Chasing the ghosts at Notre Dame

Elliott SmithCorrespondent INovember 11, 2009

SOUTH BEND, IN - OCTOBER 03: Head coach Charlie Weis of the Notre Dame Fighting Irish watches as his team takes on the Washington Huskies on October 3, 2009 at Notre Dame Stadium in South Bend, Indiana.  Notre Dame defeated Washington 37-30 in overtime.  (Photo by Jonathan Daniel/Getty Images)
Jonathan Daniel/Getty Images

Over the past few days, I’ve had a handful of people ask me whether or not I thought Notre Dame should or would fire Charlie Weis at the end of the season. I guess now that I’m apparently some sort of Fighting Irish expert, my answer is a resounding no.

Don’t get me wrong, I’m no Notre Dame fan. I take great joy in seeing the Irish get knocked off by Navy or shocked by Syracuse. But in this day and age, Weis has done just about all he can do with a program that will never reach its past glories.

This is not the 1960s anymore, every white kid with a trace of Catholicism is not destined to go to Notre Dame. The lure of playing on TV every week is not enough to sway recruits from powerhouses like Florida and USC. And playing in a wasteland like South Bend, Ind. doesn’t fly when comparing it to say, Austin or Miami.

At this point, Notre Dame is on the smart school circuit, joining the ranks of Stanford, Northwestern, Rice, et al., for the occasional big season mixed in with periods of mediocrity. Of course, Notre Dame has a marked advantage when you think about their NBC deal, historical cache and recruiting edge, and that’s perhaps why people are so quick to get rid of coaches there.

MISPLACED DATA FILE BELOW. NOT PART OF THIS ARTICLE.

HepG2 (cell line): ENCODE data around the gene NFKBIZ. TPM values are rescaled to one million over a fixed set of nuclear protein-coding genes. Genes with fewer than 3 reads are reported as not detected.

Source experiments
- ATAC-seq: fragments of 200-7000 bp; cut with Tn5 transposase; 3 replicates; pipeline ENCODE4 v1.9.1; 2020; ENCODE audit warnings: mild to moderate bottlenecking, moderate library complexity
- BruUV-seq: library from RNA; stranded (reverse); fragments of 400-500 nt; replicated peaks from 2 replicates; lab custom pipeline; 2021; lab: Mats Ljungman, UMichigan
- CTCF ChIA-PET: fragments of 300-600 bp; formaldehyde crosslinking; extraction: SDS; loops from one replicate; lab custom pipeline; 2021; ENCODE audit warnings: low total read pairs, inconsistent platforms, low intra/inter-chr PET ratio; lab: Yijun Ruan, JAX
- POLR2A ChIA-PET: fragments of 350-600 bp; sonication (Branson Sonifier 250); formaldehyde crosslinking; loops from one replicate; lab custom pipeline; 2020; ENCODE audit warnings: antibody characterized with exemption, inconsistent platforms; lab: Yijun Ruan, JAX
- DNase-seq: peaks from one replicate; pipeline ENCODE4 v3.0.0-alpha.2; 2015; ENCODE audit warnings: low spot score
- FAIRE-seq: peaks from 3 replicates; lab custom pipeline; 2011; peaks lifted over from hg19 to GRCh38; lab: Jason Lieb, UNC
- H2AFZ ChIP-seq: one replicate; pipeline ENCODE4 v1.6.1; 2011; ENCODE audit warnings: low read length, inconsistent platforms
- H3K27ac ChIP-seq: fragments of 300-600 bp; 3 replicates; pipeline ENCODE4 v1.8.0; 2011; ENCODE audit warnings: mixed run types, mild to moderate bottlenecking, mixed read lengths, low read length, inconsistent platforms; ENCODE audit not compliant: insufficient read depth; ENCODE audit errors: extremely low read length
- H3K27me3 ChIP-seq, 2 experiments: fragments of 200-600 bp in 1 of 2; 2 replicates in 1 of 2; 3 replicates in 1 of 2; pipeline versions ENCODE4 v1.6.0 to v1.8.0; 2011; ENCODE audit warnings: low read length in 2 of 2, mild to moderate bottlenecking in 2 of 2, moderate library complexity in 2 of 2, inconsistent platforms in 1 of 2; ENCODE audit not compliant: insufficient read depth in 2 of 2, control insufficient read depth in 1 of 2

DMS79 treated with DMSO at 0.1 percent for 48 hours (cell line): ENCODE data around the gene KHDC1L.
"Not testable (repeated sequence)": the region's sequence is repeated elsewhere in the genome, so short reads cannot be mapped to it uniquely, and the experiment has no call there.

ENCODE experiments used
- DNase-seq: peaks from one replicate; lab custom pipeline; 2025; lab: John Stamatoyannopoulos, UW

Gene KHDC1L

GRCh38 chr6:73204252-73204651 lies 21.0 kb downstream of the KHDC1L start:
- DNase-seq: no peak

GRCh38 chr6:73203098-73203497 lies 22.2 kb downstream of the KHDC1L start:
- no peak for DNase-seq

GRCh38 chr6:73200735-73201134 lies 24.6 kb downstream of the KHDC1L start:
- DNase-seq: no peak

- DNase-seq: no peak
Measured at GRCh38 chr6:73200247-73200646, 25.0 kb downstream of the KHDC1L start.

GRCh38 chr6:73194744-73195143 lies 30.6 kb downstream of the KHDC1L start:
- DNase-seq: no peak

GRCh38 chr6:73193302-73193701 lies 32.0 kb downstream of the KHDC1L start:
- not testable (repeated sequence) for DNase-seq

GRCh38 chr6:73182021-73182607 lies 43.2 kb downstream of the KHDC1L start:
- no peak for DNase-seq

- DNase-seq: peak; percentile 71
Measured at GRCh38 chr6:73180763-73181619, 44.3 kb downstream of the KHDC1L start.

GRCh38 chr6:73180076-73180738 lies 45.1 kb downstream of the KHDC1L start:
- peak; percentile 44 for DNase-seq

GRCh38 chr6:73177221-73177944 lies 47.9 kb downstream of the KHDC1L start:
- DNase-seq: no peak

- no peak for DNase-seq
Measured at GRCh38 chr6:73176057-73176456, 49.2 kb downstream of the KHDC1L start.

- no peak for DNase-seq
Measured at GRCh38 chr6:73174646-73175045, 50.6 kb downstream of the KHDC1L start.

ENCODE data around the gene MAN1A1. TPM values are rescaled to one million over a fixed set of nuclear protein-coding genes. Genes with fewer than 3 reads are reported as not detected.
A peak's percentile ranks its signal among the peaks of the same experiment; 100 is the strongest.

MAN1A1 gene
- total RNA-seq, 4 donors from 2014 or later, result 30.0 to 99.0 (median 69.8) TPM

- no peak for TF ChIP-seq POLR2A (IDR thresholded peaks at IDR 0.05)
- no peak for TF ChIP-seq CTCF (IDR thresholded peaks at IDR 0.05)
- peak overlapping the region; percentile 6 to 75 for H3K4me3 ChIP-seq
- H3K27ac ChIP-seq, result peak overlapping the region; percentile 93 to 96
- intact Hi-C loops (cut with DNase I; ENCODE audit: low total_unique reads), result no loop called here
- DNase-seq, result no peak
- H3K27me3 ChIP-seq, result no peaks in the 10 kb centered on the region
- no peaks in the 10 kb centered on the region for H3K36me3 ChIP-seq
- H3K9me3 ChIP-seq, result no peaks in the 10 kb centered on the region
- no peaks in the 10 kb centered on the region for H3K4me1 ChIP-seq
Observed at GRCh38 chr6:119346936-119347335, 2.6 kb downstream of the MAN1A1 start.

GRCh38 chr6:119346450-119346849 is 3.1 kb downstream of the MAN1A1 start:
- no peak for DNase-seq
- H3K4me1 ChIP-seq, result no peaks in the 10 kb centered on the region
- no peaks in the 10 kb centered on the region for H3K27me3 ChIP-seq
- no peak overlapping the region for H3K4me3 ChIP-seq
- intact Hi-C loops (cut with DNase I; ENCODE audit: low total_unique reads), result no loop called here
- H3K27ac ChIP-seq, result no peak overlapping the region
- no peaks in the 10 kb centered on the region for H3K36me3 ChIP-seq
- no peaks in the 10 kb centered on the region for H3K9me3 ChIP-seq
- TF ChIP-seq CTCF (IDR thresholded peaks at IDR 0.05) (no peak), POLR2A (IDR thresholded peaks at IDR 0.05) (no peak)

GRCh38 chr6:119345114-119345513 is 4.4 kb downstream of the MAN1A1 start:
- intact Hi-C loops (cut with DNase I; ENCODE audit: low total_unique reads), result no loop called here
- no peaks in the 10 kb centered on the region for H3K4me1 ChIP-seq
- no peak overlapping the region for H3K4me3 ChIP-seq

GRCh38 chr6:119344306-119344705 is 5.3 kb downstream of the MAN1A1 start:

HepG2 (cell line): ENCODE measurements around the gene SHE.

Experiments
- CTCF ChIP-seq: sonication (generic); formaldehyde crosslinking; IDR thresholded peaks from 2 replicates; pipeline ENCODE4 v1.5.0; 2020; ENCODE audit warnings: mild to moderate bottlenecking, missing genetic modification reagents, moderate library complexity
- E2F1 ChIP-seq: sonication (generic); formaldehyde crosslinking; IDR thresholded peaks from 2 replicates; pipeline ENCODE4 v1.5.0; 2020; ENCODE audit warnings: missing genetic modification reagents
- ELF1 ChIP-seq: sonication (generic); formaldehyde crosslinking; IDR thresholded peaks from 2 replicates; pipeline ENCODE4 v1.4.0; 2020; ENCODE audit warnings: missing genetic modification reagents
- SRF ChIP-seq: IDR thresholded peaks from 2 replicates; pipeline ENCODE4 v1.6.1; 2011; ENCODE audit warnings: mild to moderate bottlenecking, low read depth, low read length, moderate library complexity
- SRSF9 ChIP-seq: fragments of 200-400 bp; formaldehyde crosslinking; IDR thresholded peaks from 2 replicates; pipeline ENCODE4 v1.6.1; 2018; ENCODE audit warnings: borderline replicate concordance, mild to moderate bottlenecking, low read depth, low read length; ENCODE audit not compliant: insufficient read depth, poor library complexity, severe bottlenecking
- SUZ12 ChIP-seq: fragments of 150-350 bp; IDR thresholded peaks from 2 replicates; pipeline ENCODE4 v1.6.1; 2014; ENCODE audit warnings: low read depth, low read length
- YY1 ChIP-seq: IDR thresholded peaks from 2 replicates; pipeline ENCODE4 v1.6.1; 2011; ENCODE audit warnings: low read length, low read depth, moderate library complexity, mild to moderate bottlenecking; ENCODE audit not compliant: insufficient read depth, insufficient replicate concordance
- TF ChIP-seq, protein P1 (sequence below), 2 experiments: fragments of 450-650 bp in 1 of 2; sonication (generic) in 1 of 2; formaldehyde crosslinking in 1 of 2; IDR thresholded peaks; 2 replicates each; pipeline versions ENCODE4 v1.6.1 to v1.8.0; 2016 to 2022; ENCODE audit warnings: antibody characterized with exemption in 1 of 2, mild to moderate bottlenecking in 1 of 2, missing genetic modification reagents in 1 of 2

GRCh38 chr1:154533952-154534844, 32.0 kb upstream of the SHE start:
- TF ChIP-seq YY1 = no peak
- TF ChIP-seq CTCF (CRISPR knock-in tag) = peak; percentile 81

But if you really think about it, Notre Dame isn’t one of the big boys anymore, and shouldn’t be judged that way. I don’t think they deserve a BCS slot either, but it will take a few more years of suckitude for people to really get upset about that.

Also, not to make excuses, but Navy is a pretty good team that runs a tough-to-prepare-for offense. Didn’t the Middies almost take out Ohio State at the Horseshoe as well? I don’t think the Buckeye faithful would have been calling for Jim Tressel’s head if they had lost.

I’m not sure why the Notre Dame faithful would want to run Weis out of town anyway. He’s fanatical about the Irish, has brought in good recruits and held steady in a thankless job. Heck, he even coached with a broken leg.

Now, Pat Forde over at ESPN has made some fine points about Weis’ shortcomings as the boss, including the fact that he’s essentially the equivalent of Tyrone Willingham.

His overall record is 35-24. If the Irish lose Saturday at Pittsburgh, his winning percentage will be .583 — which means he’ll still be succeeding at the identical rate that got Tyrone Willingham (18) canned after three seasons. His ability to create a double standard out of recruiting hype got him two more years of fat paychecks.

But there’s nothing more to Weis than that.

Whom has he beaten? An endless succession of nobodies. Of his 35 victories, exactly two have come against teams that finished the season in Jeff Sagarin’s ELO_Chess Top 30 (the rankings the BCS uses). One of those was against Michigan in Weis’ second game as coach, in 2005 — the Wolverines finished that year No. 24. The other was against Penn State in the second game of Weis’ second year—the Nittany Lions finished that year No. 14.

So, Weis hasn’t been able to do too much with the golden recruiting classes he’s delivered to Touchdown Jesus. But my question is, who would? The Irish may have flash up front, but there’s no way they have the depth of an SEC team, who have guys coming off the bench that would start anywhere else. Meanwhile, the Irish have a bunch of Rudy types.

Personally, I think Weis is an overrated blowhard, which means he fits right in at Notre Dame. Until the powers that be realize that Notre Dame will NEVER be a top five team until they join a conference and don’t have to play USC every year, then you can’t do any worse than having Weis around.